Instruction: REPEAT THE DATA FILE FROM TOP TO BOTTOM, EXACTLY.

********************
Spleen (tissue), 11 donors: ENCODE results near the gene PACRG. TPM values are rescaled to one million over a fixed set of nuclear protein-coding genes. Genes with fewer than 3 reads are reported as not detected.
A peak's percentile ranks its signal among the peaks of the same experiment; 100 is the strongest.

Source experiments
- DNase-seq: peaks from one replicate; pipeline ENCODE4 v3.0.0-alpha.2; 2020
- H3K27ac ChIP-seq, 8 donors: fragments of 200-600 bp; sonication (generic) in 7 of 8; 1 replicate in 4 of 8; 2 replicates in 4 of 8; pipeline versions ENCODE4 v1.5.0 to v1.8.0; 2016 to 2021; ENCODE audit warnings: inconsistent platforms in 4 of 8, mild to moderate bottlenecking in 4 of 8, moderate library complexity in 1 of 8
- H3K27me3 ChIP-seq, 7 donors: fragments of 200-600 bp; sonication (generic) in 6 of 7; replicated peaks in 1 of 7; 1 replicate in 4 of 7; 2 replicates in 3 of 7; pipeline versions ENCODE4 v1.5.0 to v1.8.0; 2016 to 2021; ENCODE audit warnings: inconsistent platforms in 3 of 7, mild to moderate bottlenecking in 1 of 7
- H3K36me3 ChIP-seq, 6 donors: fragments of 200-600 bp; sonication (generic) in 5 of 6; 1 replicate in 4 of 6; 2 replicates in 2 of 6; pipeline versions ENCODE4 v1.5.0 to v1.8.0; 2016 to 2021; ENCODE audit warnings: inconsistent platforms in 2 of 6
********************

Spleen (tissue), 11 donors: ENCODE results near the gene PACRG. TPM values are rescaled to one million over a fixed set of nuclear protein-coding genes. Genes with fewer than 3 reads are reported as not detected.
A peak's percentile ranks its signal among the peaks of the same experiment; 100 is the strongest.

Source experiments
- DNase-seq: peaks from one replicate; pipeline ENCODE4 v3.0.0-alpha.2; 2020
- H3K27ac ChIP-seq, 8 donors: fragments of 200-600 bp; sonication (generic) in 7 of 8; 1 replicate in 4 of 8; 2 replicates in 4 of 8; pipeline versions ENCODE4 v1.5.0 to v1.8.0; 2016 to 2021; ENCODE audit warnings: inconsistent platforms in 4 of 8, mild to moderate bottlenecking in 4 of 8, moderate library complexity in 1 of 8
- H3K27me3 ChIP-seq, 7 donors: fragments of 200-600 bp; sonication (generic) in 6 of 7; replicated peaks in 1 of 7; 1 replicate in 4 of 7; 2 replicates in 3 of 7; pipeline versions ENCODE4 v1.5.0 to v1.8.0; 2016 to 2021; ENCODE audit warnings: inconsistent platforms in 3 of 7, mild to moderate bottlenecking in 1 of 7
- H3K36me3 ChIP-seq, 6 donors: fragments of 200-600 bp; sonication (generic) in 5 of 6; 1 replicate in 4 of 6; 2 replicates in 2 of 6; pipeline versions ENCODE4 v1.5.0 to v1.8.0; 2016 to 2021; ENCODE audit warnings: inconsistent platforms in 2 of 6